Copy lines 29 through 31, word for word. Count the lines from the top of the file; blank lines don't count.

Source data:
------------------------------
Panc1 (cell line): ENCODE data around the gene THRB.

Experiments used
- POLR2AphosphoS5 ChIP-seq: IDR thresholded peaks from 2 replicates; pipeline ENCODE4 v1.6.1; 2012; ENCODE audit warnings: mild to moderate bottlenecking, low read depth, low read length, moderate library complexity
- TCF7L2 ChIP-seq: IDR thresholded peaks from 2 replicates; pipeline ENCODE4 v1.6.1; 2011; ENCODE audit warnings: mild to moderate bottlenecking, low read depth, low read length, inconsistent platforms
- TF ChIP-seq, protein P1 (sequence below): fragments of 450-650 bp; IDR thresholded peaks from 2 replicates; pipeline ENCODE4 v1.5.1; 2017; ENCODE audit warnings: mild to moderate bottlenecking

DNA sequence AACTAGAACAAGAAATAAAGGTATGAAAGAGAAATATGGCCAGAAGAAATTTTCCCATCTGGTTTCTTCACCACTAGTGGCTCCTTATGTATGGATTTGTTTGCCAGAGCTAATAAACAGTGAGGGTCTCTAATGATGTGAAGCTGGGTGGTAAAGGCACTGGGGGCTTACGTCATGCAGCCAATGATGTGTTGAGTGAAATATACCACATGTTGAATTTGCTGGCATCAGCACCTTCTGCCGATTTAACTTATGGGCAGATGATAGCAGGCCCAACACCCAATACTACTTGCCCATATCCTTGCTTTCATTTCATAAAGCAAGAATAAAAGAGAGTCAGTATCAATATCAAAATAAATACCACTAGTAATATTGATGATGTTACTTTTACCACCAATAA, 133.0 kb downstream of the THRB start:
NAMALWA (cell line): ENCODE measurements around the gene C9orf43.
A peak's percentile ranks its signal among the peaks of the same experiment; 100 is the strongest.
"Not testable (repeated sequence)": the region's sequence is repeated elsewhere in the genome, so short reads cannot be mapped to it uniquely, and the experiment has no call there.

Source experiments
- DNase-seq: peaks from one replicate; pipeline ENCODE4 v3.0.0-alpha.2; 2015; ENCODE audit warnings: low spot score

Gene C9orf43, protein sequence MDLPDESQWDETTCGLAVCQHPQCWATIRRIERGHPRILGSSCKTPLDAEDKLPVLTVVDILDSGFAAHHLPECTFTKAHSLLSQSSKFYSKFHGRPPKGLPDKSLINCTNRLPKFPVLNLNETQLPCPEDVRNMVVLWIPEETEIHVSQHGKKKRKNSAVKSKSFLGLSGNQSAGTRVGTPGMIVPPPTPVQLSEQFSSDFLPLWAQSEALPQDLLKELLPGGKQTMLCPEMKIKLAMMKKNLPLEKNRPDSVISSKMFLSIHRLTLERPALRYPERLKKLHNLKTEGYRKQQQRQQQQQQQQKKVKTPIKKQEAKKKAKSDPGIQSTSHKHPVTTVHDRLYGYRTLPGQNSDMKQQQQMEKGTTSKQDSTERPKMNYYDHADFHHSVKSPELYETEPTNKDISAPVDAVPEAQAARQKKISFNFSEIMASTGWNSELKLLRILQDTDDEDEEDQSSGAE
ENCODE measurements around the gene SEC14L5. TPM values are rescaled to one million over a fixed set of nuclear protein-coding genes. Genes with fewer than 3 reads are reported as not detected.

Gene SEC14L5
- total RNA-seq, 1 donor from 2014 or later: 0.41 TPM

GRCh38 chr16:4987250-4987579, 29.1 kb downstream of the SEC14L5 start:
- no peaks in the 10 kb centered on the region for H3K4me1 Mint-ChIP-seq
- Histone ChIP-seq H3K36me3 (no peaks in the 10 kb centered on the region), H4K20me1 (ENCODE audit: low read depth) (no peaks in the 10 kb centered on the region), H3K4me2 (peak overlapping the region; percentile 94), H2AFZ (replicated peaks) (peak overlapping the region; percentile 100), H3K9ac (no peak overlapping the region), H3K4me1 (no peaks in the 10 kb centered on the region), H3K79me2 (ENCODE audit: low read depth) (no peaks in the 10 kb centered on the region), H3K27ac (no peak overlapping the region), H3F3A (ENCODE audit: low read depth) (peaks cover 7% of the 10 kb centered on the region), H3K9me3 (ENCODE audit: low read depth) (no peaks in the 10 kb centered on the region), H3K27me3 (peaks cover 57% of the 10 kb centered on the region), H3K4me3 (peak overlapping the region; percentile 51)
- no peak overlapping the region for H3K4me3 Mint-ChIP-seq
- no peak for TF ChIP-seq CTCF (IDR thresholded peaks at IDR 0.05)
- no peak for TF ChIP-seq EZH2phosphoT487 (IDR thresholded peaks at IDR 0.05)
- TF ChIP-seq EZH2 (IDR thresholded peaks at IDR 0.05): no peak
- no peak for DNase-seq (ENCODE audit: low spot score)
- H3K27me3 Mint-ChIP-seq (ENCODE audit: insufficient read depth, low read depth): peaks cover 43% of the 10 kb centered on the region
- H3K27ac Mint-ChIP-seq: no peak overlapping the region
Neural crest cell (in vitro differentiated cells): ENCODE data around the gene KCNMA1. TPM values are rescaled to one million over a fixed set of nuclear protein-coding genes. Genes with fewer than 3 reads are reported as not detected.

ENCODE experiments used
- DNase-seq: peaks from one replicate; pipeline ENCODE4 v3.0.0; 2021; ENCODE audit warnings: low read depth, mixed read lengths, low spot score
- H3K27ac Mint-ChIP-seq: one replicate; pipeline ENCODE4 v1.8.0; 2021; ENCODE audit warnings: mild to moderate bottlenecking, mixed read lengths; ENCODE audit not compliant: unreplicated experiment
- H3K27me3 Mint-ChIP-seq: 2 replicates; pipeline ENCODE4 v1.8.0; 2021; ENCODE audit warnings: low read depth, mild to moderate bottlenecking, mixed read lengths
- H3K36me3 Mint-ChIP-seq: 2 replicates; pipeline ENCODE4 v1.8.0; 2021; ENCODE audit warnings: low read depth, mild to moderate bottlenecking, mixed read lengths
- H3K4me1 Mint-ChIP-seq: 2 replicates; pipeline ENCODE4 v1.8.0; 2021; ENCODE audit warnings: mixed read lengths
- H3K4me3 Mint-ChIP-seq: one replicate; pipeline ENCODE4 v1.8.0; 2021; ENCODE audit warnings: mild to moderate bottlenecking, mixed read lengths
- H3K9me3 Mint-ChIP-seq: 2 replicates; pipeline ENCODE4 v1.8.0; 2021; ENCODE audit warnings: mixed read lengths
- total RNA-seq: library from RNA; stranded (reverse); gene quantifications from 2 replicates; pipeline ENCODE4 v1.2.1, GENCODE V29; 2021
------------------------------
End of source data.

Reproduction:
- H3K27ac Mint-ChIP-seq: one replicate; pipeline ENCODE4 v1.8.0; 2021; ENCODE audit warnings: mild to moderate bottlenecking, mixed read lengths; ENCODE audit not compliant: unreplicated experiment
- H3K27me3 Mint-ChIP-seq: 2 replicates; pipeline ENCODE4 v1.8.0; 2021; ENCODE audit warnings: low read depth, mild to moderate bottlenecking, mixed read lengths
- H3K36me3 Mint-ChIP-seq: 2 replicates; pipeline ENCODE4 v1.8.0; 2021; ENCODE audit warnings: low read depth, mild to moderate bottlenecking, mixed read lengths